Almost every business person I've ever met can recite the customer experience mantra from memory: "Carefully listening to and responding to your customers' complaints builds loyalty and yields valuable information about how service can be improved."
Yet despite knowing the right words, most companies forget to focus on these "hidden gems" of feedback, and when they do, they do a poor job of using this information to make the customer experience as positive as possible. So when I sat down next to Dutta Satadip, Director of Customer Success in Americas for Google at a recent conference lunch, I knew I had met a customer care soulmate.
As I sat talking to Dutta, I realized that his approach and words of wisdom had many small business applications. I asked him to weigh in on how to create happy customers -- the Google way. Here's what he had to say.
1. Start by understanding engagement.
"As you acquire customers, it is important to understand exactly why -- and why not -- someone is choosing your product or service, and how they feel about the transaction" says Satadip.
One of the simplest ways small businesses can do this is to send a short online survey, after someone has signed on or after they have posed questions via Internet or phone. By using a tool such as Survey Monkey, you can create a link at the end of an email that allows the customer to click through and answer two to four questions.
The purpose of the survey is to measure the customer's Transactional Satisfaction and look for ways to improve the initial connection between the client and company. Satadip cautions that while measuring Transactional Customer Satisfaction can provide great insights into what to do to improve service levels, it's not the best predictor of long-term customer engagement.
For that, Satadip suggests that small businesses use Relationship Customer Satisfaction Surveys, which contain questions that provide customers with the opportunity to give feedback on not just one or two interactions, but on how they feel about their relationship with the company -- as a whole.
2. Use the data wisely.
Gathering your customer data is one thing; making it meaningful requires understating what the underlying drivers are of the levels of engagement you have uncovered.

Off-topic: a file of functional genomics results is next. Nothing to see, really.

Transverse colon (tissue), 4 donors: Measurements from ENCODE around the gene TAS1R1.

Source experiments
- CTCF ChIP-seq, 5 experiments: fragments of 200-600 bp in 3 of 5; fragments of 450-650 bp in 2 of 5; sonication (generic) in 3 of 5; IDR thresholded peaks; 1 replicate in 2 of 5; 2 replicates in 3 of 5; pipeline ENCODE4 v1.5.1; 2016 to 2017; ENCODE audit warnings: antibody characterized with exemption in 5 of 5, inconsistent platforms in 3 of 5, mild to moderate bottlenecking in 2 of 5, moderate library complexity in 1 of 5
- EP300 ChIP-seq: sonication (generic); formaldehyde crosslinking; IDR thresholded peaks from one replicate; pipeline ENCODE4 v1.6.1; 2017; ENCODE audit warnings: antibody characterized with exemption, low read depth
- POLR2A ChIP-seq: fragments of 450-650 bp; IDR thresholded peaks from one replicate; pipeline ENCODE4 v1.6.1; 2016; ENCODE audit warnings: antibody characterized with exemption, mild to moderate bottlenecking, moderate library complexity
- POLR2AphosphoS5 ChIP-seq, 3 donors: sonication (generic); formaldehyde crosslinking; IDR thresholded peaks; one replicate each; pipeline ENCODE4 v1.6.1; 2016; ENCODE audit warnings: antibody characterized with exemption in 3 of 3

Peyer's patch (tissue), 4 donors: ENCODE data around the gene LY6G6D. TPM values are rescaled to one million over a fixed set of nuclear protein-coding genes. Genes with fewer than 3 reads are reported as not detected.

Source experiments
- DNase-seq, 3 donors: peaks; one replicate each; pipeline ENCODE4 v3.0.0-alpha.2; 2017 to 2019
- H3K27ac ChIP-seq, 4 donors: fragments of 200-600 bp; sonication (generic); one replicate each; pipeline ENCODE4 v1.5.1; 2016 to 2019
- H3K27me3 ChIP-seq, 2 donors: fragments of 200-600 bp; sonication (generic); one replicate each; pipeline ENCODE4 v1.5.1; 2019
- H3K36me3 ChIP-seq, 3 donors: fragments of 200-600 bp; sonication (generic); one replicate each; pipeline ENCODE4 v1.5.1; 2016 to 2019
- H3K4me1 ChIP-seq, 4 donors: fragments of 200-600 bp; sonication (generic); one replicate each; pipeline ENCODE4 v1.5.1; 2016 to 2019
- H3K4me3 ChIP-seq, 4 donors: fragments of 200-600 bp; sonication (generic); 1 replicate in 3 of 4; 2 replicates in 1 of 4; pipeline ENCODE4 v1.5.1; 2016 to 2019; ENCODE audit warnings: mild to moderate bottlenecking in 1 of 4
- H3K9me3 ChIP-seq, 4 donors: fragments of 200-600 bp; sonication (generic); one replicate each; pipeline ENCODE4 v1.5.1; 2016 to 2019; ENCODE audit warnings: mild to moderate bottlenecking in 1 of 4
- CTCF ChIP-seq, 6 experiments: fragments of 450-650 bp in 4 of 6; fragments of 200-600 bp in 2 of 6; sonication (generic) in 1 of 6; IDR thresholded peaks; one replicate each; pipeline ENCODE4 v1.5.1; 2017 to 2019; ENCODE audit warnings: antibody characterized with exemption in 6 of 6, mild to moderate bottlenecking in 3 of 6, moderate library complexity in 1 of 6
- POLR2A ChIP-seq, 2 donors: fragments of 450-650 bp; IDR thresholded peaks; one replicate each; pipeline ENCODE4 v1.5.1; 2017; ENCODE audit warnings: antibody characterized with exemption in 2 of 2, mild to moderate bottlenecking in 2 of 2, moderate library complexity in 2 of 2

Satadip says that in some cases, it may be the quality of customer service, in others, a combination of service and product. "The comments in the survey responses from both the most satisfied and dissatisfied customers can help provide more color into what things could be fixed to improve engagement," he says.
3. Not all support channels are equal.
In part, great customer experience is about clients being able to find the information they want and need to evaluate and use a product or service quickly and easily.
"The biggest challenge with this," say Satadip, "is to provide the right information to your customers in a timely manner." Not every support channel is equal. "You need to learn to distinguish which communication channels are the most important for your customers during the various phases of a purchase lifecycle and utilize the right channels," he says. Some of the questions to consider include:
- Is my customer looking for someone to talk to on the phone to place an order, or does my business lend itself to the order being placed online?
- Does my website have sufficient information on it to educate my potential customers about how they can do business with me?
- Does the question phase of my interactions with customers need to be in person or on the phone?
- Is there a role that "chat" could play in my initial contact with potential customers?
4. Deprioritize action and prioritize continuous improvement.
Even when a company goes to the effort to collect data, they are often at a loss with what to do with it. Satadip says that many entrepreneurs and small businesses equate data with math, and too much math can seem overwhelming. Likewise, I have noticed a certain mental challenge and intimidation factor: "We have this data. Now what?"
I found Satadip's take on this freshening and simple. "Don't try and solve for all the problems you find," he says. "Instead pick three top metrics to improve, and work on those for three months." Once you have made meaningful progress, you can swap those out for the next most important metrics.
In my experience this type of continuous improvement approach is key to gaining ground on customer satisfaction and does so in a way that keeps the company sane. In my 25-plus years of consulting, I have seen many a well-intentioned customer-experience plan fall by the wayside due to trying to measure, manage and improve too many metrics at one time.
The thing that most struck me about my conversation with Satadip was how straightforward and commonsense his approach was. For a guy who is responsible for customer success for one of the most famous companies on the planet, he was pretty down to earth. But then again, in a world where the Internet makes almost anything possible, neither common sense, nor customer excellence, is so common.